BY ANA VECIANA-SUAREZ
Are you happy? That question seems to be everywhere these days.
An entire industry — check out the self-help section at the bookstore — has sprouted around the idea that we deserve to be, at the very least, content. We write about happiness, quantify it in bar graphs, rank it by state, even set up support groups to promote it. We are, in one word, a society obsessed. We take the pursuit of happiness very seriously.
Truthfully, it’s been a good long while since I’ve pondered my state of happiness. Don’t seem to have the time or the inclination. But this I do know: Some days I slog around as if I were dragging a wagonload of bricks. Other days … well, other days I soar, a kite without string. Most of the time, however, I regress to the mean, steady, even-keeled.
That smooth ride must be a sign of maturity, or perhaps a surrender to the inevitable. The younger members of my family, on the other hand, lurch from elation to despondency then back again with whiplash speed.
“I am NOT happy!” shrieked one of my twin granddaughters the other day, just minutes after a happy trot around the block. Then just as quickly she forgot all about whatever was bothering her. And that, in the end, may be its own lesson. Sometimes you just have to wait out (and wade through) the sadness or the anger.
I got to thinking about happiness after reading that Alaska is the happiest state in America. It has placed in the top 10 four times in the past seven years. Next up in the most recent Gallup-Healthways Well-Being index were Hawaii, South Dakota, Wyoming and Montana. Florida muscled in at 26. My reaction, having lived in Miami for most of my life, was predictable: Go figure. Then again, this may be proof that happiness is more about our outlook and less about our surroundings (endless snow, brutal cold and long, long nights.)
The Gallup-Healthways index is, by no means, the only attempt to measure our collective state of bliss. There’s also the Gross National Happiness (GNH) index. Both attempt to do the same thing, compute the answer to what is surely a very complex equation. For example, the 2014 Gallup list, released last week, was based on more than 176,000 phone interviews. It rated each state on five elements of well-being, including motivation to achieve goals, having positive relationships, economic satisfaction, feeling pride in your community and taking care of your health. The GNH uses nine broad domains.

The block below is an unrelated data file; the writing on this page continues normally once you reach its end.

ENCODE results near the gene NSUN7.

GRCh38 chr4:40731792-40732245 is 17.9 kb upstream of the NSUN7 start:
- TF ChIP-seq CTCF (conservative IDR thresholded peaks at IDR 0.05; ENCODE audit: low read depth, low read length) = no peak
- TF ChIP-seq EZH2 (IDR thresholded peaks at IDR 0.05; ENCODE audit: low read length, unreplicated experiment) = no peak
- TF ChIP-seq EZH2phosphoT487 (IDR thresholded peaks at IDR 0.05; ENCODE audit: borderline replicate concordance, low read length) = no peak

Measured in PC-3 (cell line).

Can we truly gauge a feeling that is both varied and volatile? I’ve not thought of happiness as something you can appraise, like a house, or as a goal unto itself, like losing five pounds. For me it’s been more of a byproduct of doing what I like and hanging out with the people I love. Besides, happiness is a prickly thing. Like pain, so much of happiness, how we process it, is in our heads. And like success, it can prove elusive even as we chase it down doing all the wrong things. Some of the happiest people I’ve met are the ones you would least expect to be. They’re happy in spite of, not because. Which may explain all that frigid Alaskan joy.
So maybe we’re asking the wrong question. Forget Are you happy? Ask instead: How happy have you chosen to be?